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iEntrapment: Teen claims cops tricked him into buying stolen smart phone

for The Brooklyn Paper
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A Dyker Heights college freshman claims that cops tricked him into breaking the law during a massive citywide iPhone sting that nabbed more than 40 Brooklynites — and now the teen’s father wants to sue the city.

A man working with police lied to 19-year-old Rob Tester about a “stolen” iPhone he was selling, then cops arrested Tester for theft when he bought it, claims the teen’s father, who says police entrapped his kid by using a sob story about not having enough money for Christmas.

Tester says the NYPD operative ambushed him when he left McKinley Park Library on Fort Hamilton Parkway last Wednesday and was duped into paying $20 for an iPhone he didn’t want — which the man claimed he bought legally.

The Manhattan Borough Community College student said the peddler ignored his refusals, claiming that he didn’t have enough money to feed his daughter on Christmas. After several tries, the informant eventually persuaded Tester to buy the smartphone, which retails for $200 and up.

“He was really persistent, I felt sympathy,” Tester said.

Once he forked over the money, four cops rushed up to cuff him, according to Tester, who spent the next 26 hours locked up in central booking.

Tester was one of 141 suspects arrested for possession of stolen items during these citywide NYPD stings. Most of the arrests took place at convenience stores, newsstands, delis, barber shops and other business — including nine in Bensonhurst, six in Bay Ridge and Dyker Heights, two in Flatlands, and six in Williamsburg. Police say the operation was one of its finest hours, and that the suspects were well aware that they were buying pinched merchandise.

“They were clearly told the items were stolen as the reason for them being offered for sale so cheaply,” said NYPD spokesman Paul Browne.

But an employee at an 86th Street newsstand backs Tester’s story. The man, who spoke on the condition of anonymity, said cops snagged another man in front of a nearby store under similarly dubious circumstances.

“[The guy working with police] never said it was a stolen phone, he said that he bought it from an Apple store the day before, but now he needed the money for his wife,” the newsstand clerk said.

Tester’s irate father said he has hired a lawyer to sue the city for making an illegal arrest.

“[The cops] need to understand that they can’t do this, they should be losing their badges,” Robert Tester Sr. fumed.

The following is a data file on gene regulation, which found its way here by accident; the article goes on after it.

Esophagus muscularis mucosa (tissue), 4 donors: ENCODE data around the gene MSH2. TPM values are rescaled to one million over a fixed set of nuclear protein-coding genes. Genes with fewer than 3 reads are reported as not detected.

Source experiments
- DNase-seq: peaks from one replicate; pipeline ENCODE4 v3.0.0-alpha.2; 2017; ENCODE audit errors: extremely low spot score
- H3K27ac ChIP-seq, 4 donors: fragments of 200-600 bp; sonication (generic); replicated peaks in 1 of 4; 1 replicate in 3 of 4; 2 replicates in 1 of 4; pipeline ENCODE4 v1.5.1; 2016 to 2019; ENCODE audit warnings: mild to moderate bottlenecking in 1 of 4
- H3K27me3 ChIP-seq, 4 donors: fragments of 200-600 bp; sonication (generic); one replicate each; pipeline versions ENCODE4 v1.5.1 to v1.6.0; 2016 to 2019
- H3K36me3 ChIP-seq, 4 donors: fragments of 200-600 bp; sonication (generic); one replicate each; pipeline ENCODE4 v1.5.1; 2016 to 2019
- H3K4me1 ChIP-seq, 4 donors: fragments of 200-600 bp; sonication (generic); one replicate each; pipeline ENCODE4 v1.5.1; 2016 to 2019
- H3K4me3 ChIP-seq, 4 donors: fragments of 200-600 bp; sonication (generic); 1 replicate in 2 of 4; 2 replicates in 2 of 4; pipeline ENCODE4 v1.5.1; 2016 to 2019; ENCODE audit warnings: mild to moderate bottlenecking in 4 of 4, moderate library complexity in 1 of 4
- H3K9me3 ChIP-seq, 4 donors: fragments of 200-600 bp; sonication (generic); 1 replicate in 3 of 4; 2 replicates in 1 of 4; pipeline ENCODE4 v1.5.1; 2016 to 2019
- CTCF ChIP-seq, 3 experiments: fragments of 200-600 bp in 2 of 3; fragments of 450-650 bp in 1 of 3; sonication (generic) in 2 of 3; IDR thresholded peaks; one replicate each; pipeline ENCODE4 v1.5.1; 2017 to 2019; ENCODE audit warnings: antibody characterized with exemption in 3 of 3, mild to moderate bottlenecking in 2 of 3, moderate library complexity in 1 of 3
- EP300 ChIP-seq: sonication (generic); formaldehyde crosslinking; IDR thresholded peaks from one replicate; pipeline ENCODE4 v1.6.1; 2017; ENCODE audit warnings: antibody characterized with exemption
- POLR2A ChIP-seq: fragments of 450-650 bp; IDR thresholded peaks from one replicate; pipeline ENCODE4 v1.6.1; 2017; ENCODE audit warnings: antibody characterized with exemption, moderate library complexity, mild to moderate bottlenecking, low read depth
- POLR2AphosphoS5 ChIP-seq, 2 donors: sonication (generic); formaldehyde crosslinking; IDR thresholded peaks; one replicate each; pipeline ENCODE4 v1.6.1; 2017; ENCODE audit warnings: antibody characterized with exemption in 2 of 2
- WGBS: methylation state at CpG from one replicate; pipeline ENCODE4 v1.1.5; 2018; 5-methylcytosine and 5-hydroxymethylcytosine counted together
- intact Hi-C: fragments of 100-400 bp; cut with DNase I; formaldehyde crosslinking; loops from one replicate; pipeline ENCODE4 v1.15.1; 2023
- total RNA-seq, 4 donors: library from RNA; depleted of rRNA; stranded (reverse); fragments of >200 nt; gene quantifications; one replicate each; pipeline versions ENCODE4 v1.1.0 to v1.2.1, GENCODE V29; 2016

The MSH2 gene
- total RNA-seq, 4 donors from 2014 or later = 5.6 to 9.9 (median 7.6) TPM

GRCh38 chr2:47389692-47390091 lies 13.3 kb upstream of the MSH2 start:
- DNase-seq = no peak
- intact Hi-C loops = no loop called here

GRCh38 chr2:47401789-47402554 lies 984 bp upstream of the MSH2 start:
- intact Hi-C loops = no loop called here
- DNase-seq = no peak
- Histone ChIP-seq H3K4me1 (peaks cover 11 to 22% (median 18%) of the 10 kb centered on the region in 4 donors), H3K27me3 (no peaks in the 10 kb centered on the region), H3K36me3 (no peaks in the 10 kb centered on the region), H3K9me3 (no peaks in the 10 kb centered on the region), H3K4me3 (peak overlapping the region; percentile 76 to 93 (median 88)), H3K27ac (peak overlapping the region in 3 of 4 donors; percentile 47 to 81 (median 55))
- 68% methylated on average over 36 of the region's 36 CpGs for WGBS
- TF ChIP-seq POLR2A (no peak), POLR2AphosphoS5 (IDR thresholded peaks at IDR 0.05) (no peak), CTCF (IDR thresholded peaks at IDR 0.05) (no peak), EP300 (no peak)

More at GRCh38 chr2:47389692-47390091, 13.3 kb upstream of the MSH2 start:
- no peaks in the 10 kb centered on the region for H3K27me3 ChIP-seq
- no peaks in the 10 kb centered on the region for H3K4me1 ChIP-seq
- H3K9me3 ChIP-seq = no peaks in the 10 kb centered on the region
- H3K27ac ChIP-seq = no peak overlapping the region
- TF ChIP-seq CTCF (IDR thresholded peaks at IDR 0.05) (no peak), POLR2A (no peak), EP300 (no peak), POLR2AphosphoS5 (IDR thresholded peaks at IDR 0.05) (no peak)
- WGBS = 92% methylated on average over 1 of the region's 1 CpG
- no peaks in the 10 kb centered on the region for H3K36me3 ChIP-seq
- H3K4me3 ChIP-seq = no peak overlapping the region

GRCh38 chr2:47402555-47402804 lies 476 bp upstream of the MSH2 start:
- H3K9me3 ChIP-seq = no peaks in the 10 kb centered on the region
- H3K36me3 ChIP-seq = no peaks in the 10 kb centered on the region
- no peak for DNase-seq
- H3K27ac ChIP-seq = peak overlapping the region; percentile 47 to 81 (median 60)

Matthew Galluzzo, Tester’s layer, said the 19-year-old would not have broken the law if the cops didn’t trick him into doing so.

“If a police officer comes up and says, ‘I own this thing,’ that is not stolen, you don’t have a right to arrest that person,” said Galluzzo. “It’s entrapment.”

Cops shrugged off Tester’s claims, but his arrest has steamed at least one area pol: Councilman Vincent Gentile (D–Bay Ridge) immediately fired off a letter to Commissioner Ray Kelly demanding action.

“Trying to root out merchants who are known dealers in stolen electronics is one matter,” he wrote in the letter dated Dec. 22. “Luring unsuspecting and otherwise law-abiding teenagers to ‘buy’ goods from undercover officers is another matter entirely.”

Reach reporter Dan MacLeod at dmacleod@cnglocal.com or by calling him at (718) 260-4507. You can also follow his Tweets at twitter.com/dsmacleod.

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Reader Feedback

Jay from Bay Ridge says:
the NYPD should open a phantom store to buy and sell stolen iPhones.
Dec. 28, 2011, 9:34 am
Sam from Bk says:
Lesson learned. Don't buy stolen stuff from preps. Get over it kid. You made a bad choice. No ones fault but your own.
Dec. 28, 2011, 11:11 am
Jim from Cobble Hill says:
At least Patrick Pogan didn't kick him down then stick a plunger up his ass and then shoot him 41 times and then have him beaten with a metal baton in front of the Manhattan Bridge. I wouldn't believe the police for one second if I were on that jury.
Dec. 28, 2011, 11:20 am
Ken from Greenpoint says:
Jim from Cobble Hill.. you sound a very depress person probably with out a job...get a real life will ya??? this kid looks like he still smells from drugs....
Dec. 28, 2011, 1:08 pm
R. Kelly from Yo mommas house says:
anyone else here wonder if Ken is a cop?

/nice try nypd
Dec. 28, 2011, 1:27 pm
Frank says:
Yeah he definitely smells like one. The real deal is that the kid has a witness, who apparently doesn't know the kid and has nothing to gain, who corroborates his story. I hope this guy sues the S*#h out of them. Seems like the cops think they own the world so they can do whatever they want and don't get me started on the cell phone stuff. I think the police's time might better spent in the neighborhoods where the REAL crime is. Not Dyker Hgts., Bay Ridge. which Of course you know is where the worst criminals are.